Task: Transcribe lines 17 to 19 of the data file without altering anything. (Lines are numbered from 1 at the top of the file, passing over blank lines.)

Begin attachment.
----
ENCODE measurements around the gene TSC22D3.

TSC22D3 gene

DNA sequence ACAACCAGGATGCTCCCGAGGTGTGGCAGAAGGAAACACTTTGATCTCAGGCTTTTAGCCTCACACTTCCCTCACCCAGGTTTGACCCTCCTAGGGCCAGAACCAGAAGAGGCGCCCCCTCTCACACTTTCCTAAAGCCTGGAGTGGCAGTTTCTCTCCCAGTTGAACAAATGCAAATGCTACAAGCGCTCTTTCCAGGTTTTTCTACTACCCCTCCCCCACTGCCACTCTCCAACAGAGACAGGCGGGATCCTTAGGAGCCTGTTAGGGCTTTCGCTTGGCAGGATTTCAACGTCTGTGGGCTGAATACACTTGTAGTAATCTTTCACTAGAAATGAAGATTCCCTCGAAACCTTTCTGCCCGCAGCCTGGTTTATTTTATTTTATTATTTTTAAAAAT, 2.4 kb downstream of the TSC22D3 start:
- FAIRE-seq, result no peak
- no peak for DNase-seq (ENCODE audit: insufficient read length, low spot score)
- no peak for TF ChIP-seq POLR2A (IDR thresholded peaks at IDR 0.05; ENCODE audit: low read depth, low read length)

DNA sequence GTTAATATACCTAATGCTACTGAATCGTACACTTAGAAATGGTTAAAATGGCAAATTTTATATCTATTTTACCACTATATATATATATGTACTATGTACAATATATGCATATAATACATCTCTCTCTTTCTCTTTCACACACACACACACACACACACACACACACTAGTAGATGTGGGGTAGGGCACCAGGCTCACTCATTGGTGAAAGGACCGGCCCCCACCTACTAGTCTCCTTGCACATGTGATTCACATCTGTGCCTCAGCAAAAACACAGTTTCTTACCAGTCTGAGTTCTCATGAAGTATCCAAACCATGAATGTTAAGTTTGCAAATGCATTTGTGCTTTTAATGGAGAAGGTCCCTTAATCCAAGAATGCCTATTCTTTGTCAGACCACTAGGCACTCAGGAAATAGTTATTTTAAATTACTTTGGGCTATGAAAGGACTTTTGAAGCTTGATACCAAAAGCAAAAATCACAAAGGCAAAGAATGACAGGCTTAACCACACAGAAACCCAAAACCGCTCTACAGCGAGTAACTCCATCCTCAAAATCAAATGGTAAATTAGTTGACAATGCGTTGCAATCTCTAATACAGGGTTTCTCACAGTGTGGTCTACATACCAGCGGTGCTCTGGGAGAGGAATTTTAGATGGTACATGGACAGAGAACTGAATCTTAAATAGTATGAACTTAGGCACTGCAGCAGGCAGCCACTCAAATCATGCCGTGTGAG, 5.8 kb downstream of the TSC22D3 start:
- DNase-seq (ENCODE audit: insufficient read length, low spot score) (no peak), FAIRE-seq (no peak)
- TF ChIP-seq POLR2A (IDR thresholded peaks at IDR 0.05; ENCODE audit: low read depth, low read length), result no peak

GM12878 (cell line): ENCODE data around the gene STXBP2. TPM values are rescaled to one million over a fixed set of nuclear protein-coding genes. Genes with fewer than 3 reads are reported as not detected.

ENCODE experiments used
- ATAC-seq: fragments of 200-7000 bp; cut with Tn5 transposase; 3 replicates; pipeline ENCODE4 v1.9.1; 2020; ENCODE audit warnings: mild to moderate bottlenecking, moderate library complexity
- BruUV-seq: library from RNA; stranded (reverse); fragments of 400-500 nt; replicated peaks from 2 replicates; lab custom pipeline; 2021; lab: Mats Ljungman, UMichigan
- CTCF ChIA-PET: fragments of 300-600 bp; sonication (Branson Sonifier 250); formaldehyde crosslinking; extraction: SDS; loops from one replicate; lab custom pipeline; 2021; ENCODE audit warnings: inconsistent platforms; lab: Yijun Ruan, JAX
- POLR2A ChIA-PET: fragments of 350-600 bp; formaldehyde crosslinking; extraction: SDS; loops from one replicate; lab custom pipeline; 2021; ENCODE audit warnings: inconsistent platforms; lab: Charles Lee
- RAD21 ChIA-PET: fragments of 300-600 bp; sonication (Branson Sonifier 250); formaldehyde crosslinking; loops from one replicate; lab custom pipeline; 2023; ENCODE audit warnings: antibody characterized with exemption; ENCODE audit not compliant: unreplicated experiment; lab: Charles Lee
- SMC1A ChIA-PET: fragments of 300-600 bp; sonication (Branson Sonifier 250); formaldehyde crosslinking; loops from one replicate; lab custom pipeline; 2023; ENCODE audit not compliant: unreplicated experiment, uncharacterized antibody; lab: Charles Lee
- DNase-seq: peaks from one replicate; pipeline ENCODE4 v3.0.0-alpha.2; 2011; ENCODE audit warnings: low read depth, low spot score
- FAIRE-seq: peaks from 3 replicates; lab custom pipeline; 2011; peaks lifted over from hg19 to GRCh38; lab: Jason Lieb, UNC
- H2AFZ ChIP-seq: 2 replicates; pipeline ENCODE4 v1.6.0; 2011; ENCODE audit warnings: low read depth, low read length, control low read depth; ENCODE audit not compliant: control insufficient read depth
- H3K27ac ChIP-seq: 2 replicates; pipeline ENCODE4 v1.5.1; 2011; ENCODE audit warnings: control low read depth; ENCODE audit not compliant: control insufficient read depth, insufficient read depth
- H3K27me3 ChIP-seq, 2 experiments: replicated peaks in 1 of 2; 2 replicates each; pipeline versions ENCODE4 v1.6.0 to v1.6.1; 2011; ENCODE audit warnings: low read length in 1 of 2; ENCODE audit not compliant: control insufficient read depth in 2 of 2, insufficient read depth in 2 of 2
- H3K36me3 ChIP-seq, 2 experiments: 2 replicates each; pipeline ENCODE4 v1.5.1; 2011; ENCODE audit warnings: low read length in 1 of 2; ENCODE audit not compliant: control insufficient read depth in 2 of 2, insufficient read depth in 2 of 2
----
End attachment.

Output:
- SMC1A ChIA-PET: fragments of 300-600 bp; sonication (Branson Sonifier 250); formaldehyde crosslinking; loops from one replicate; lab custom pipeline; 2023; ENCODE audit not compliant: unreplicated experiment, uncharacterized antibody; lab: Charles Lee
- DNase-seq: peaks from one replicate; pipeline ENCODE4 v3.0.0-alpha.2; 2011; ENCODE audit warnings: low read depth, low spot score
- FAIRE-seq: peaks from 3 replicates; lab custom pipeline; 2011; peaks lifted over from hg19 to GRCh38; lab: Jason Lieb, UNC